+Behind the Scenes

Chantal Lamour in one of our first underwater shoots.

+The Project

James Wallace Martin patiently poses at 30 feet.

This project was started several years ago when I began taking underwater photographs of my kids on vacation. My interest in underwater photography continued to the usual venues of seascapes, fish, and reefs. Problem of it was, I could only shoot underwater about twice a year during vacation. Luckily I have a pool, and that's where the concept was born.

Since there was nothing too interesting in the pool, I thought we should add something interesting --- people. And what if we could replicate an underwater portrait studio, complete with backdrops, cool lighting, costumes, and sets that you'd find on land?

 The Spring of 2013. Cool temperatures plus heated pool.

The Spring of 2013. Cool temperatures plus heated pool.

So we set up a backdrop and threw an iron bench into the deep end. We got some amazing photos.

 Autumn Bodell (center), Ashley Malone, hair stylist (left) and Sara Martin. makeup artist (right)

Autumn Bodell (center), Ashley Malone, hair stylist (left) and Sara Martin. makeup artist (right)

Just like on land. A strong theme makes everyone focus and them we can go off from there. We started with Underwater Evil Queen. From there it was Snow White meets the Little Mermaid.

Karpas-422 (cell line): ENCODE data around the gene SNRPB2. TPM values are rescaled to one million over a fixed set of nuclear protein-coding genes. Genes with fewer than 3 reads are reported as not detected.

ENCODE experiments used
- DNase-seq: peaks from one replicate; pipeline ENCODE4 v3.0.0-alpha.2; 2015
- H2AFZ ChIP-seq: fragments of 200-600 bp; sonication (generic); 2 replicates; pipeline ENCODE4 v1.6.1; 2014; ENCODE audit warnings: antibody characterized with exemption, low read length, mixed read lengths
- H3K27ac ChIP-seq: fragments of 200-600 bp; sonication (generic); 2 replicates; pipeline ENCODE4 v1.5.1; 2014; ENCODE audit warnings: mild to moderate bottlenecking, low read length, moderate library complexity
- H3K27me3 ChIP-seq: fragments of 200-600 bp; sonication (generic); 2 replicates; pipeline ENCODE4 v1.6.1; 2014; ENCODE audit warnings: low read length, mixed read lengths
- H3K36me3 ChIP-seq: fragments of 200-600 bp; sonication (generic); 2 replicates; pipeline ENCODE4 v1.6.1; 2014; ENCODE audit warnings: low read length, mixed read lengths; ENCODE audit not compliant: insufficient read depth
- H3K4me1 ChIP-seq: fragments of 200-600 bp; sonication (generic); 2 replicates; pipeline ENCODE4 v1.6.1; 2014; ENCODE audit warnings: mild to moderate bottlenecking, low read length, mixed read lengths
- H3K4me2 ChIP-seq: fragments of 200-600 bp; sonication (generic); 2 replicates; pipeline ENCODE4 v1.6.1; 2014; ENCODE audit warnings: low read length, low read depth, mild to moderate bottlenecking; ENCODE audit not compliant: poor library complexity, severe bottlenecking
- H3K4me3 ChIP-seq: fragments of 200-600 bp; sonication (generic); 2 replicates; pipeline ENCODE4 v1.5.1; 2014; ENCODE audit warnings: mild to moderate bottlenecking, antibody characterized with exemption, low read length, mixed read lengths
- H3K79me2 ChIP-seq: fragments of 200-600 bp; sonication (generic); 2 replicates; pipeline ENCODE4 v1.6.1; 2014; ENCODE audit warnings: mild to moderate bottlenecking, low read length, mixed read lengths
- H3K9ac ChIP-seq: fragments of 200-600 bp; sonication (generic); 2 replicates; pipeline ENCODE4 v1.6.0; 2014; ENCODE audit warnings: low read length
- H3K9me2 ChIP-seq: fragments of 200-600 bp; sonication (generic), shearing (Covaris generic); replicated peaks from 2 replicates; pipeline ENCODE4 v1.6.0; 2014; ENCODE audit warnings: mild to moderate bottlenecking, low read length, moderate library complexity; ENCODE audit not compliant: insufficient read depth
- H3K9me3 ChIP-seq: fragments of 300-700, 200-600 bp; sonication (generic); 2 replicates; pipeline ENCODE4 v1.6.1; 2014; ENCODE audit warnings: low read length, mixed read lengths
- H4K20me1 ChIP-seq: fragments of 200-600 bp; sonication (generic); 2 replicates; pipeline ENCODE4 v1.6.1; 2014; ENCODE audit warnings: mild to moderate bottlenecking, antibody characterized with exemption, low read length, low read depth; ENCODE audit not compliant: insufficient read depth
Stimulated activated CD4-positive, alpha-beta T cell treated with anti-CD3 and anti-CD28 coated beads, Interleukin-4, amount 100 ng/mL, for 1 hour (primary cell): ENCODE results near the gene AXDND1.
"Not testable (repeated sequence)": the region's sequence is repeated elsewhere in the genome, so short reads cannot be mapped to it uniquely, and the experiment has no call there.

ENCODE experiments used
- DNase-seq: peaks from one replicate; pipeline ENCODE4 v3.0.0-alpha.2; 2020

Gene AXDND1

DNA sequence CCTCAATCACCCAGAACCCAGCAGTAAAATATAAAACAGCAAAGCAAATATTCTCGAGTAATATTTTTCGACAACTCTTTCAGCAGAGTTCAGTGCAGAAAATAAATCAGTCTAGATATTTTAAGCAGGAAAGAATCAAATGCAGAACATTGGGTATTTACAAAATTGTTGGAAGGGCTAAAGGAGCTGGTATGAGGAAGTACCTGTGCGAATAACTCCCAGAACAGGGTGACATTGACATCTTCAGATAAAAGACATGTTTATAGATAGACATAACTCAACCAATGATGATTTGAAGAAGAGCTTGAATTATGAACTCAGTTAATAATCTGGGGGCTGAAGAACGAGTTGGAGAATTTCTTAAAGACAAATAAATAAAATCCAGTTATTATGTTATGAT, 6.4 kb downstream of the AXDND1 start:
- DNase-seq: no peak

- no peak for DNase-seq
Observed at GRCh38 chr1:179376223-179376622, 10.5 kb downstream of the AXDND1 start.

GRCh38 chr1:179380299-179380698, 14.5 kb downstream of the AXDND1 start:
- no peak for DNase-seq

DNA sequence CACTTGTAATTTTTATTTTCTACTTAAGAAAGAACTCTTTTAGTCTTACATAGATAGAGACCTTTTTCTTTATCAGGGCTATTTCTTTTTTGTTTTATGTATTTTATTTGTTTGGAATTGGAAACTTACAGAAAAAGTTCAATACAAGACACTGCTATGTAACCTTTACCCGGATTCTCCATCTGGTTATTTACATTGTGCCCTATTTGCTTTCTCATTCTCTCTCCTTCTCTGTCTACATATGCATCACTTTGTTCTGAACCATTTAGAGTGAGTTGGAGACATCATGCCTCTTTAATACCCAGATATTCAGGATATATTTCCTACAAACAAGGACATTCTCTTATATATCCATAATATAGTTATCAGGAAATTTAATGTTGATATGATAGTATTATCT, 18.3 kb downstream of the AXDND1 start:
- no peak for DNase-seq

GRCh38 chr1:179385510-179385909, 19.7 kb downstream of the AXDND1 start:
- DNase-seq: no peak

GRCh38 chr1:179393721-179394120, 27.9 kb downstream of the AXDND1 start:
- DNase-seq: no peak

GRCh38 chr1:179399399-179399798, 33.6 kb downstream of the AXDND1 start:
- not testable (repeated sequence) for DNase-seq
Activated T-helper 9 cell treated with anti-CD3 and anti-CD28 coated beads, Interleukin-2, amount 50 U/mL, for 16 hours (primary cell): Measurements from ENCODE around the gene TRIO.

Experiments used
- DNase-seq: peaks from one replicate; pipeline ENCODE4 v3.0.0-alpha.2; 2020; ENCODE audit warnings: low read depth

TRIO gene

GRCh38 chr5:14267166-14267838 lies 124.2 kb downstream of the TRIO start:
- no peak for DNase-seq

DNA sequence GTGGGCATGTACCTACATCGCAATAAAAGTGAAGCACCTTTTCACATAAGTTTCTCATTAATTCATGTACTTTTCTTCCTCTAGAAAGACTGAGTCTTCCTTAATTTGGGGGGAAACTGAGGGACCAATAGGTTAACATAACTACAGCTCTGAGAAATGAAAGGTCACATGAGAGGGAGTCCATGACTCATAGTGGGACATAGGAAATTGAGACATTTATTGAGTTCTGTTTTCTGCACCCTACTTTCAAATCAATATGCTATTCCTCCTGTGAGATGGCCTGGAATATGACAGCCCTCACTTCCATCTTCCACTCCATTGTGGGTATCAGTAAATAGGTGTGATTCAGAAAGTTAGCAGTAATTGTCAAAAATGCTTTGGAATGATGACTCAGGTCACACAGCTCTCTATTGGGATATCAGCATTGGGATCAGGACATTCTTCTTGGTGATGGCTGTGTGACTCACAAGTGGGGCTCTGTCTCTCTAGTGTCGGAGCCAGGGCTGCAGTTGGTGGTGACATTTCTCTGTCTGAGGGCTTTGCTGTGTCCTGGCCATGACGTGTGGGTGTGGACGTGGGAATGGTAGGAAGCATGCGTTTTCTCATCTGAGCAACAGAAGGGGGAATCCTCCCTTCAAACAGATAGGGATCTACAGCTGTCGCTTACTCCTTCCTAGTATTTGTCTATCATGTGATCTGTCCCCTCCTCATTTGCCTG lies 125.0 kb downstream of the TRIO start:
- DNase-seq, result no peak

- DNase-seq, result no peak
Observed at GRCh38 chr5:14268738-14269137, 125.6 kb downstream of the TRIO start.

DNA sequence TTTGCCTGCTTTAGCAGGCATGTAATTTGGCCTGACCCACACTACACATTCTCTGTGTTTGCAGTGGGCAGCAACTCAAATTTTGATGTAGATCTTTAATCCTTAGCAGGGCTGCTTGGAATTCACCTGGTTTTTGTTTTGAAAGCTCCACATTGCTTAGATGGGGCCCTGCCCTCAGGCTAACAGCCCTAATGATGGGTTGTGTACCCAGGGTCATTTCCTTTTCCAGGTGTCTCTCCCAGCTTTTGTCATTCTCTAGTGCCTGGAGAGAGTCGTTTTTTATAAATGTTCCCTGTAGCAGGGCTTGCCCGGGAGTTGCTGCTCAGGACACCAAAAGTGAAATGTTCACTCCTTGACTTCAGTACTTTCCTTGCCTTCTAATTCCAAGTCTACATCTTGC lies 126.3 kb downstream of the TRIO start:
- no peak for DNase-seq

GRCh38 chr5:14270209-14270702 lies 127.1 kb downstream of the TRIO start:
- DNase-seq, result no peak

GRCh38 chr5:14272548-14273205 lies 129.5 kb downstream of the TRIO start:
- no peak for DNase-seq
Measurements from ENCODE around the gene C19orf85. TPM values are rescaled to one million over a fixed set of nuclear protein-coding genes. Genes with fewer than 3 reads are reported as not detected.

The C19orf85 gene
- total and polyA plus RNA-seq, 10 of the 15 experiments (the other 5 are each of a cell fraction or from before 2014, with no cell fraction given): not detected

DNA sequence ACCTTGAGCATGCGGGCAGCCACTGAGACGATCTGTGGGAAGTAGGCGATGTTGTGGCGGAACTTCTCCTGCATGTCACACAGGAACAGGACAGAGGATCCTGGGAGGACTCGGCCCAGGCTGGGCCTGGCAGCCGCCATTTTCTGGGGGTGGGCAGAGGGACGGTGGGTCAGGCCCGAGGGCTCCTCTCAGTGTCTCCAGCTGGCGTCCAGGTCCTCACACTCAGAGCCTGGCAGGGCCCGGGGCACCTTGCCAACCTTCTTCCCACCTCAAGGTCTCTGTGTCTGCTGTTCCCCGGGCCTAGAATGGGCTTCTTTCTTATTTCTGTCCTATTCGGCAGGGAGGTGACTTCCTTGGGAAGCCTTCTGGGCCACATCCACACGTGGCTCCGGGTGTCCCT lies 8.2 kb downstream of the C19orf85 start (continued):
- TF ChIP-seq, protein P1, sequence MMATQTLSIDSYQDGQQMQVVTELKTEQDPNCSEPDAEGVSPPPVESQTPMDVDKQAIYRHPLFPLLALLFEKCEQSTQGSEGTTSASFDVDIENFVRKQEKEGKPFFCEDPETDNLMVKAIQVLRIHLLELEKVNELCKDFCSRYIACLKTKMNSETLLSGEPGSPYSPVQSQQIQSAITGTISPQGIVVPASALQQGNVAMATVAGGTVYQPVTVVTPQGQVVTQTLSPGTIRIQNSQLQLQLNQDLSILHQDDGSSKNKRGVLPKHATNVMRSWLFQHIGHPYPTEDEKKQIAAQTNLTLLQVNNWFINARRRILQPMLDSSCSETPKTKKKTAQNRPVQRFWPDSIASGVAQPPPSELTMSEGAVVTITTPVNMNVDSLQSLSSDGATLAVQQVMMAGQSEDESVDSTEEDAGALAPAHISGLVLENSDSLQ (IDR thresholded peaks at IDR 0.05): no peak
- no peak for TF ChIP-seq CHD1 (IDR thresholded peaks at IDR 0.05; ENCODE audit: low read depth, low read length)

So, we enlisted the least evil model we could find and got to work on hair and makeup. Ashley Malone styled the hair. Sara Martin did makeup. The crown is a left-over from a Halloween costume. The gold disco robe is from some forgotten Black Tie event in the late 80s.

Evil Queen underwater with a mirror and backdrop.

Since reflections work great underwater, we added a backdrop and a mirror. The gold robe lent a regal air to the shot. Autumn got in touch with her royal side and floated in eight feet of water for this shot.

So You Just Shoot Women?

No, it just has worked out that way so far. But there are some amazing images to be had when we do spur of the moment stuff as well. This image started out as a longboard shoot with my son James.

Daisy, our amphibous Vizsla, had other ideas and turned a photo-bomb into a cool shot we call "Walkin' the Dog".

 James Martin and Daisy's photo bomb.

James Martin and Daisy's photo bomb.

+The Images

The images take on a magical quality underwater. There is an organic feel that can't be duplicated on land. The light is unpredictable. Yes, you can control it, but part of the fun is allowing the light to do what it will do through the refraction of the water.

Shadows add intriguing patterns to the images and create a sense of motion even though the models are staying still. On bright sunny days the patterns just happen. 

The conditions are especially tough for models.In order to sink to the bottom of the pool they have to leave all the air out, and be able to stay there, hold a pose, keep their eyes wide open, look sensational and then return to the surface.

Shooting with a SCUBA tank allows models to move at their own pace. 

Great expressions are really tough. Eyes can start to burn even though we have very little chlorine in the pool. The tried-and-true land poses just may not work. Air bubbles can look like tears or they can look like a runny nose.

Beckie does back flips in blue sequined dress.

Even though the pool is heated to 80 degrees or above, the air temperature can be as low as 60 degrees. Models can get pretty tired, pretty fast. Makeup can run even though its "waterproof".

Eyes are a huge problem. Some people have a really tough rime with keeping their eyes wide open under water for such a long time.

Dancers seem to take to this style of shooting because they have a great sense of body position and graceful movement.